Top 3 Picks:

  1. Tom Dean, Great Britain (SB: 3:40.20)
  2. Kieran Smith, USA (SB: 4:10.72, 500 short course yards)
  3. Ahmed Hafnaoui, Tunisia (SB: NA)


Tokyo Olympic Finalists Participating:

Globally, the men’s 800 and 1500 freestyles over the past few years have been pretty much dominated by Europeans. The big asterisk there of course is American Bobby Finke who recently took gold in both the 800 and 1500 freestyle in Tokyo. In his absence from Abu Dhabi, however, the European men will likely steal the show.

In the lead-up to Tokyo, the trio of Mykhailo Romanchuk, Florian Wellbrock, and Gregorio Paltrinieri were considered three of the favorites to reach the podium in the 1500 free. Romanchuk and Wellbrock accomplished the feat, but reigning champ from 2016 Paltrinieri was bumped off, settling for 4th.

Wellbrock and Paltrinieri recently went head-to-head at Short Course Euros where Wellbrock got the gold in a 14:09.88 followed by Gregorio Paltrinieri who was silver in a 14:13.07. Romanchuk was absent from the meet but considering his 14:09.14 podium-topping swim from Short Course Worlds in 2018, likely would have been in the mix had he been present.

Those three men are certainly strong but if Bobby Finke showed us one thing in Tokyo it’s that they are not untouchable. In fact, fellow European distance powerhouse Henrik Christiansen sits at #2 in the psych sheets for the 1500 freestyle with a 14:18.15, which he swam in 2019. He was a bit of a question mark at Short Course Euros earlier this fall when he swam a pair of 1500s in 14:43.01 and 14:41.12. He wasn’t at his best in Tokyo either, placing 21st overall with a 15:11.14, but if he shows up in full form this week, will challenge for a spot on the podium.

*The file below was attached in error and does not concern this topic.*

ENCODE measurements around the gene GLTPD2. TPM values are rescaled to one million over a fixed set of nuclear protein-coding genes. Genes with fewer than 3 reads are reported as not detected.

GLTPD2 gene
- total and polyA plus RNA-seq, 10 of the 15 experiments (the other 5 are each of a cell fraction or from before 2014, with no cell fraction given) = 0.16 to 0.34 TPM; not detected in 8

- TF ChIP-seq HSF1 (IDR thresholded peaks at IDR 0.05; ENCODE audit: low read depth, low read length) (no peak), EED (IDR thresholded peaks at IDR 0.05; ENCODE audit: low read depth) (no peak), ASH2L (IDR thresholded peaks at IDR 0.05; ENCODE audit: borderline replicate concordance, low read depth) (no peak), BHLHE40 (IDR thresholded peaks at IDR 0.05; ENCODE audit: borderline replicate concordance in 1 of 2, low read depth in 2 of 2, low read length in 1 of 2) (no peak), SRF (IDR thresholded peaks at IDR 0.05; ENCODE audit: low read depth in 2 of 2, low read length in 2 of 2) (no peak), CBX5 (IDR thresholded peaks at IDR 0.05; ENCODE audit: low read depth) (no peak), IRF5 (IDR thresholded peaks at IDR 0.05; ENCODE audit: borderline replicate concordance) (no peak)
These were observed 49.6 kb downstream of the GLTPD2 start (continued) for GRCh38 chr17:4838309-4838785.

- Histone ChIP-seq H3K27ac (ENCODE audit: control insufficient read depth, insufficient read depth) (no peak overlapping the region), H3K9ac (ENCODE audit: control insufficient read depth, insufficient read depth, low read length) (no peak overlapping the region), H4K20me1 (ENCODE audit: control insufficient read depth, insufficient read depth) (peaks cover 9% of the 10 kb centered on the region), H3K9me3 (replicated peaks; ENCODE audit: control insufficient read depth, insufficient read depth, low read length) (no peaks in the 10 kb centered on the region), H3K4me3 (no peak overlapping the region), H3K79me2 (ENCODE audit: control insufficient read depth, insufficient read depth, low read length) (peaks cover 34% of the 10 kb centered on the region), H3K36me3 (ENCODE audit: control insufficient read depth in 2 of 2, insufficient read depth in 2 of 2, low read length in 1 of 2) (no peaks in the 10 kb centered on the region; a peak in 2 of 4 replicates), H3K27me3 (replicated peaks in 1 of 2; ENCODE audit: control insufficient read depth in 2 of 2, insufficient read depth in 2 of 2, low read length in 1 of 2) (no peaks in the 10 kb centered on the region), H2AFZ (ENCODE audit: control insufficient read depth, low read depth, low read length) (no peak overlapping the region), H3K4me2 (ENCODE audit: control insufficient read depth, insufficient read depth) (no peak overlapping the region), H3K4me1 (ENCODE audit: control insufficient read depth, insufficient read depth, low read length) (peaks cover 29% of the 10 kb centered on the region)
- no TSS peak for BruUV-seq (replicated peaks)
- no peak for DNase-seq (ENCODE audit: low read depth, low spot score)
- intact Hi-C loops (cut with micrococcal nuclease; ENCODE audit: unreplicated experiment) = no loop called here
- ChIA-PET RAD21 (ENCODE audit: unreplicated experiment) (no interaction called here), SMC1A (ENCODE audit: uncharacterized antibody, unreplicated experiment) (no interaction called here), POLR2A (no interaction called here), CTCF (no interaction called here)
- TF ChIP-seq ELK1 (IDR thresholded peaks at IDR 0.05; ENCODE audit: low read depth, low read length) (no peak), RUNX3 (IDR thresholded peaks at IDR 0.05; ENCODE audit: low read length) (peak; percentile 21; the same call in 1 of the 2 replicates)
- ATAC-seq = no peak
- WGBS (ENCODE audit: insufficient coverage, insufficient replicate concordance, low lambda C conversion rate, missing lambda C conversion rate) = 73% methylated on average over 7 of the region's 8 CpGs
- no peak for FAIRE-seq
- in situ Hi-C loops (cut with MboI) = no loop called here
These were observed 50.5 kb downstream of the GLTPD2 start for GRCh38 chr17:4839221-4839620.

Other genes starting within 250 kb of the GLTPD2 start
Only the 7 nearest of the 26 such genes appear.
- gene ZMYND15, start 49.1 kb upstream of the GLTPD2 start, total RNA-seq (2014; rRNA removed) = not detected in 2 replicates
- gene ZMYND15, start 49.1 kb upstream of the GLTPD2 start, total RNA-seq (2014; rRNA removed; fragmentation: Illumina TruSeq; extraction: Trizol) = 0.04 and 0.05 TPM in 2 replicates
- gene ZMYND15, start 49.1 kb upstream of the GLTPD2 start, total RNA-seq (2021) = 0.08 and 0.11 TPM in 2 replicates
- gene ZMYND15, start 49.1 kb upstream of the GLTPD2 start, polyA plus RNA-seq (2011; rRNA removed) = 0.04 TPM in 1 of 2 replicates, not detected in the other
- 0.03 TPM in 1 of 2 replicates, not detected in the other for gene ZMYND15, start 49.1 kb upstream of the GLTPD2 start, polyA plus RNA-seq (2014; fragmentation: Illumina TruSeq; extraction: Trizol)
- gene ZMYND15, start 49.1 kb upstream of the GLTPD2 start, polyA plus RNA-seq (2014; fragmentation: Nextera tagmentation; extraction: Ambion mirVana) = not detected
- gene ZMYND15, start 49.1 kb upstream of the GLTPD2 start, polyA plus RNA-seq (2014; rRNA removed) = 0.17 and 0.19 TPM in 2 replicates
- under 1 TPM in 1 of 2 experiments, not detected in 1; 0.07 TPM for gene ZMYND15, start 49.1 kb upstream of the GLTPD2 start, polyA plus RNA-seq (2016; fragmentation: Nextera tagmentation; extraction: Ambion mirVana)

Damien Joly is the only other man in the field with a sub-14:30 entry time and will go in as 4th seed for France with a 14:26.53. He posted that time recently at Short Course Euros where he finished 5th. Notably, 3rd and 4th place finishers at that meet Sven Schwarz of Germany and Kirill Martynychev of Russia won’t be racing at Worlds.

Czech swimmer Jan Micka and Italy’s Domenico Acerenza are entered with a 14:32.21 and 14:32.56, respectively, meaning they’ll need to see some improvement if they want a spot in top 3. Rounding out the top 8 entrants here is the aforementioned Ahmed Hafnaoui. Hafnaoui may have won gold in the 400 free, but his Olympic 800 wasn’t bad, having finished in 10th place with a 7:49.14. If he can extend the endurance up to the 1500, he could become a multi-event threat in the coming years.

Top 3 Picks:

  1. Mykhailo Romanchuk, UKR (SB: NA)
  2. Florian Wellbrock, Germany (SB: 14:09.88)
  3. Gregorio Paltrinieri, Italy (SB: 14:13.07)